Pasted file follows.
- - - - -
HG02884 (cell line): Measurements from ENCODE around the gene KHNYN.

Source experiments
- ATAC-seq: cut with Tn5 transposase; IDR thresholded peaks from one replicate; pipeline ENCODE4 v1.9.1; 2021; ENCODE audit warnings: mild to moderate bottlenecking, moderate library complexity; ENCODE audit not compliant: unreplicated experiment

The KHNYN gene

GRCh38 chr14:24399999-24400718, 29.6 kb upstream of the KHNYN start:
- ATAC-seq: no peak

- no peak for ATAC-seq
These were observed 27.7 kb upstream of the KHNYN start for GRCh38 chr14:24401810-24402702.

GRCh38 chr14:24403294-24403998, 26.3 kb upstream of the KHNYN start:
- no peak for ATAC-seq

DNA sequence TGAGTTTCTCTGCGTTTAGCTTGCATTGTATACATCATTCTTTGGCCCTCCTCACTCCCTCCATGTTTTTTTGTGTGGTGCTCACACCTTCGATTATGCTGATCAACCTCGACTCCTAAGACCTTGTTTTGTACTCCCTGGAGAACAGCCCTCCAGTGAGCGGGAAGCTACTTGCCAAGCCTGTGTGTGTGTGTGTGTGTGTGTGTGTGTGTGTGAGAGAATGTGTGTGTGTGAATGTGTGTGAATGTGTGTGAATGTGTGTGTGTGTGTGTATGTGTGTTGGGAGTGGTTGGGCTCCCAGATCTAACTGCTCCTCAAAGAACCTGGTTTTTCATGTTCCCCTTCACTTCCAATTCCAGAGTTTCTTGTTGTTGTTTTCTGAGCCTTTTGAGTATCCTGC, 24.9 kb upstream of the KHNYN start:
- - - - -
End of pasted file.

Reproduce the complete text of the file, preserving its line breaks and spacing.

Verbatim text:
HG02884 (cell line): Measurements from ENCODE around the gene KHNYN.

Source experiments
- ATAC-seq: cut with Tn5 transposase; IDR thresholded peaks from one replicate; pipeline ENCODE4 v1.9.1; 2021; ENCODE audit warnings: mild to moderate bottlenecking, moderate library complexity; ENCODE audit not compliant: unreplicated experiment

The KHNYN gene

GRCh38 chr14:24399999-24400718, 29.6 kb upstream of the KHNYN start:
- ATAC-seq: no peak

- no peak for ATAC-seq
These were observed 27.7 kb upstream of the KHNYN start for GRCh38 chr14:24401810-24402702.

GRCh38 chr14:24403294-24403998, 26.3 kb upstream of the KHNYN start:
- no peak for ATAC-seq

DNA sequence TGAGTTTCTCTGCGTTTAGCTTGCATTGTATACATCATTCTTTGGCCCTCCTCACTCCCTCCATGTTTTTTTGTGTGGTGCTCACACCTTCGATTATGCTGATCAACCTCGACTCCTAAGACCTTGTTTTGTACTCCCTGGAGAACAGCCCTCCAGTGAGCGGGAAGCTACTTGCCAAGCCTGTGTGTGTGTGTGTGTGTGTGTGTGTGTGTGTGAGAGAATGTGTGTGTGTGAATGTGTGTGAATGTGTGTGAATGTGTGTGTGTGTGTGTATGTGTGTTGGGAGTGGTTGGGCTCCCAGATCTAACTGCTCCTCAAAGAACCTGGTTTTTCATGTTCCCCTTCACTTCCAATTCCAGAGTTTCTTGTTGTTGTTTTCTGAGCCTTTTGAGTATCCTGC, 24.9 kb upstream of the KHNYN start: